7 Must-Have Pieces of Gear Every Arborist Must Own

Do you want to become an arborist and share your passion and love for trees? If you do, then congratulations. Being an arborist is a positive and rewarding profession; you get to work with trees, help them grow, and heal them when they’re sick.

However, it’s important to understand that being an arborist is challenging and dangerous. That’s because it deals with tree trimming and working in quite unsafe locations which can lead to a range of physical injuries. Workplace hazards include:

  • Falling tree branches;
  • Getting struck by tree trunks and limbs;
  • Getting wounded by chainsaws and other sharp equipment;
  • Getting electrocuted from electrical wires; and so on.

So, whether you’re a first-timer or someone with more than a decade of experience, having the right gear is crucial. For those of you who don’t know what these pieces of gear are, this post is for you.

Below are some of the most important protective equipment and tools every arborist must own. Keep on reading to learn more.

1. Tree Climbing Spikes

Arborist climbing tree to cut branches.

Tree climbing spikes, also known as gaffs or spurs, are sharp metal spikes that can be attached to your shoes. These will help you climb up and navigate across the tree easily, especially when there’s no natural platform to stand on.

Do keep in mind that tree climbing spikes can damage your trees. Therefore, it’d be best if you use them only when the situation requires, such as:

  • You need to remove the entire tree;
  • You don’t have any option but to climb up the tree due to its height that not even a lift or ladder can reach;
  • Your tree is located near electric cables; and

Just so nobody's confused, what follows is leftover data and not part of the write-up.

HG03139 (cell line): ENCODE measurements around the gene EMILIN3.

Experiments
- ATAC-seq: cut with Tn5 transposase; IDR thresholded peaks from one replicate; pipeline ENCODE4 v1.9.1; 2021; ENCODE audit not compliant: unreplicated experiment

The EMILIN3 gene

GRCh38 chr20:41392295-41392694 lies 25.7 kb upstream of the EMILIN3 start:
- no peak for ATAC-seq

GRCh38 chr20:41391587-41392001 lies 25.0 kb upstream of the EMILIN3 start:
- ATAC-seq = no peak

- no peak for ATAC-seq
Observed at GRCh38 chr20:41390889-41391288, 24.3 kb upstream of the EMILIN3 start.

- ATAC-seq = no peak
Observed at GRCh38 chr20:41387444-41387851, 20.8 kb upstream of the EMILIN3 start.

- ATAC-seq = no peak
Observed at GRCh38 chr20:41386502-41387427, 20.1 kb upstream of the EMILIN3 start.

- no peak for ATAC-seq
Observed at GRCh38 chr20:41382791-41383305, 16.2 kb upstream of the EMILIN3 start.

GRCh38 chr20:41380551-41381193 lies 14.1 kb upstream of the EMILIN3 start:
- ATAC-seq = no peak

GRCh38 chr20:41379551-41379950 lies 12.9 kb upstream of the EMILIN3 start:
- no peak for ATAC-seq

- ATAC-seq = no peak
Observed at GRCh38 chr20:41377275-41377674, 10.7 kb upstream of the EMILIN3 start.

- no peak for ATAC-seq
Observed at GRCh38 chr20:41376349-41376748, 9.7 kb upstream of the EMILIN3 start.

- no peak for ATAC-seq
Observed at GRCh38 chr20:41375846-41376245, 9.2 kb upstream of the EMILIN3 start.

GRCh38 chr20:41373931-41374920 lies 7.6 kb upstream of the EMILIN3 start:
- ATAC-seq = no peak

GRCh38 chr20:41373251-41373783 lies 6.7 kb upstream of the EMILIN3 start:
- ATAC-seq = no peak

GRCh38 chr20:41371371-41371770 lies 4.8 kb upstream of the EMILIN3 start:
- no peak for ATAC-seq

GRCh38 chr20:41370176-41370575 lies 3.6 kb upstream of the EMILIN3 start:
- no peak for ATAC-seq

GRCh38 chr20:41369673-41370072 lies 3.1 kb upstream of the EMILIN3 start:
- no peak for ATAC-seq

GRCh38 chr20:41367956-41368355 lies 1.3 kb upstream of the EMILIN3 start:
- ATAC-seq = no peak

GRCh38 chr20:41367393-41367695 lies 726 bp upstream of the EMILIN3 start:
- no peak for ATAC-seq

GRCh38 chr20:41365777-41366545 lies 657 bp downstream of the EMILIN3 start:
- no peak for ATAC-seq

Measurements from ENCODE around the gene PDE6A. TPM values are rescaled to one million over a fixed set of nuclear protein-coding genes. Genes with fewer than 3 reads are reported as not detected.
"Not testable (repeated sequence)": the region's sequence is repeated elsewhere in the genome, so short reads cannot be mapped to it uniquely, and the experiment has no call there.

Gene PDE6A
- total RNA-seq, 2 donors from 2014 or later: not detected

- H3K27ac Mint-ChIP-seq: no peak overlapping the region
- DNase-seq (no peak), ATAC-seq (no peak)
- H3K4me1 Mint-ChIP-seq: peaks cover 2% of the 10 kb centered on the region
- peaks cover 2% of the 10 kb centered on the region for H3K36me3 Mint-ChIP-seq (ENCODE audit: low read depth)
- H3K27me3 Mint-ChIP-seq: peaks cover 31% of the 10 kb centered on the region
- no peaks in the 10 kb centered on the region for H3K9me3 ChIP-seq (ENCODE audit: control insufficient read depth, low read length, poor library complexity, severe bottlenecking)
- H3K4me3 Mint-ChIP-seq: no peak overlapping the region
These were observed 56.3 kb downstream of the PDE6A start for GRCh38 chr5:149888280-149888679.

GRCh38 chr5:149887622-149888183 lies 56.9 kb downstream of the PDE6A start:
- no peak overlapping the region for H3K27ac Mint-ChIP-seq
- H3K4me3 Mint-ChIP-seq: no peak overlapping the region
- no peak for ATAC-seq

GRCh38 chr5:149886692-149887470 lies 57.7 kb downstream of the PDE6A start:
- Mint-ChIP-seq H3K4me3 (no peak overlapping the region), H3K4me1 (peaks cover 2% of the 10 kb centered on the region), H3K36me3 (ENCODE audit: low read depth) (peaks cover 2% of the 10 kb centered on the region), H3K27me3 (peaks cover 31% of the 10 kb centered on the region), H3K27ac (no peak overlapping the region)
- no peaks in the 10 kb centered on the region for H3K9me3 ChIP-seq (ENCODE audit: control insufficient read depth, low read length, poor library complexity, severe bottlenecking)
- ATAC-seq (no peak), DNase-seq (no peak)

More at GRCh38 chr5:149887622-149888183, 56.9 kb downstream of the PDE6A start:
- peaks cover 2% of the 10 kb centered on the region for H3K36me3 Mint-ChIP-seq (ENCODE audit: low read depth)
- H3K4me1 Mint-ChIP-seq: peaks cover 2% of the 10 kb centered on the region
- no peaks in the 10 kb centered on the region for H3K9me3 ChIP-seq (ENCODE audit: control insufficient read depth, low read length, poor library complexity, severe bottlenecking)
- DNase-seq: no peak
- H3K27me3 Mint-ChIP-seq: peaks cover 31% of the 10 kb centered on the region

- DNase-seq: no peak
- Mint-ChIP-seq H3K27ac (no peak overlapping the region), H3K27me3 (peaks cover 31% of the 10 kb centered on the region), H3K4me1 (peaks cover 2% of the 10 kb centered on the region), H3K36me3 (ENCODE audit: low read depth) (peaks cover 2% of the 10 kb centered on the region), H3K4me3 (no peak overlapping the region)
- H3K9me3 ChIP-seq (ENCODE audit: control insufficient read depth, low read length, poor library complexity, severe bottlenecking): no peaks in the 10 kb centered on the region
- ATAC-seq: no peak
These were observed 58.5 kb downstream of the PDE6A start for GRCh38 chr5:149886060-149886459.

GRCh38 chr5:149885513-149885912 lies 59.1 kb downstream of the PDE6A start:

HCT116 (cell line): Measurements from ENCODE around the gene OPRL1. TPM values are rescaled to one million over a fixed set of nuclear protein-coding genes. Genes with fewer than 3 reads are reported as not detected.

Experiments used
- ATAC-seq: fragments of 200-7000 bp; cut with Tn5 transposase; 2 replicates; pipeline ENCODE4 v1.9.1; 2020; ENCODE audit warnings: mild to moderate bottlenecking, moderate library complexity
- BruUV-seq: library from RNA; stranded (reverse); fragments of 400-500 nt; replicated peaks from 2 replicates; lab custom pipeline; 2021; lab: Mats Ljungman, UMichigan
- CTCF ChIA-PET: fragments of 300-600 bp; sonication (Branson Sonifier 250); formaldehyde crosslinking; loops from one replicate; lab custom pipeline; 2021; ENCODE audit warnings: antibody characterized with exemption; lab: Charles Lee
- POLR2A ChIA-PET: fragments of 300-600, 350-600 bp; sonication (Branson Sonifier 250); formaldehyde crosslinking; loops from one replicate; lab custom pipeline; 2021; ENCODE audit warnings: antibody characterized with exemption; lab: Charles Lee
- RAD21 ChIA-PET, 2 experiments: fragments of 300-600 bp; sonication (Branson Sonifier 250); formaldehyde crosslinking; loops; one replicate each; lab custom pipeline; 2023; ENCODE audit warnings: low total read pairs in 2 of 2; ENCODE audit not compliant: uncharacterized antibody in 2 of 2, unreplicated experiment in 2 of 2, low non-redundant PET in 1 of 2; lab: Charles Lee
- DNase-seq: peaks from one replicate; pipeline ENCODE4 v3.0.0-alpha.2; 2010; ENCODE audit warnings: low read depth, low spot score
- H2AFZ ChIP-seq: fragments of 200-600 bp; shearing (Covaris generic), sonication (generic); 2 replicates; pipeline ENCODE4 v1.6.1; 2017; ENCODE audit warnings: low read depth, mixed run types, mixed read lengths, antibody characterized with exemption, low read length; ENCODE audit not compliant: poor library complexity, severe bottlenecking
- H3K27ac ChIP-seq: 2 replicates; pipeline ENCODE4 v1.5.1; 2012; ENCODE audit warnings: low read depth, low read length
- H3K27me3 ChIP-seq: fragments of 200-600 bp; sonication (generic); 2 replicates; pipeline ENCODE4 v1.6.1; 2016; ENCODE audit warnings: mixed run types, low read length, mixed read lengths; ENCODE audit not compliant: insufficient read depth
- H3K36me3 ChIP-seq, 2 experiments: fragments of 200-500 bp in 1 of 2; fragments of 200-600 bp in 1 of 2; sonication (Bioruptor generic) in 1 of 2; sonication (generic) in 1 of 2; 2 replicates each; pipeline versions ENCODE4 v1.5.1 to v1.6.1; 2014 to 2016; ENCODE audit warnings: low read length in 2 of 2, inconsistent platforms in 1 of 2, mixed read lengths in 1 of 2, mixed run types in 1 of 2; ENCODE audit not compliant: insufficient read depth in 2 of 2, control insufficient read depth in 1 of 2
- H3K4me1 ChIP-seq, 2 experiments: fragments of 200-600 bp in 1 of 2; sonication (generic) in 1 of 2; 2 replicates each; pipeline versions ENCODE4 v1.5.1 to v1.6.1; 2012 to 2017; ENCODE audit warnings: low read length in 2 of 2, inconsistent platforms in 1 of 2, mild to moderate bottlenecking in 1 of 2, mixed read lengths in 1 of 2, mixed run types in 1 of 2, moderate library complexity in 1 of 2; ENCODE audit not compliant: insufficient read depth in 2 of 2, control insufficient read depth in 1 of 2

• Another arborist gets injured while working and needs assistance.

Furthermore, here’s how tree climbing spikes cause irreparable damage to your trees:

  • Steel spikes can damage the living tissue underneath the bark of the tree. This area is called the cambium; it produces sap and irregular shoot growth when punctured.
  • Steel spikes leave holes that can make your tree prone to insects, pests, and other diseases like cankers and blights.
  • Steel spikes can spread the disease of another tree, especially if they’re not properly cleaned after use.

2. Eye Protection

When felling or trimming a tree, it’s important to have something that can protect your eyes from debris and particles everywhere. You can use a face shield, a heavy-duty helmet, or safety glasses to cover your eyes from sawdust scattered in the air.

Without any of these, your eyes are in danger. Either close them while working or take a break and wipe all the dirt off your face. None of these are great, so make sure to wear one before you start working.

Of course, sawdust is just a minor issue during tree trimming. You need to watch for chunks of sharp wood, branches, and twigs that can cause serious eye damage like eye infections and permanent blindness.

3. Ear Protection

Arborist  cutting branches with chainsaw on a tree, tied with the ropes.

Wearing ear protection gear, such as earmuffs and ear plugs, is an inexpensive way to protect your hearing from loud sounds produced when using chainsaws.

Chainsaws can reach up to 120 decibels—if you don’t know how loud it is, think of a concert where people shout and cheer. That’s how loud a chainsaw can be—prolonged exposure may cause damage to your hearing.

4. Head Gear

Wearing gear that protects your head is essential, whether you’re working from the ground or above the tree. This can keep your head protected from falling trunks, limbs, and branches and from falling out of the tree.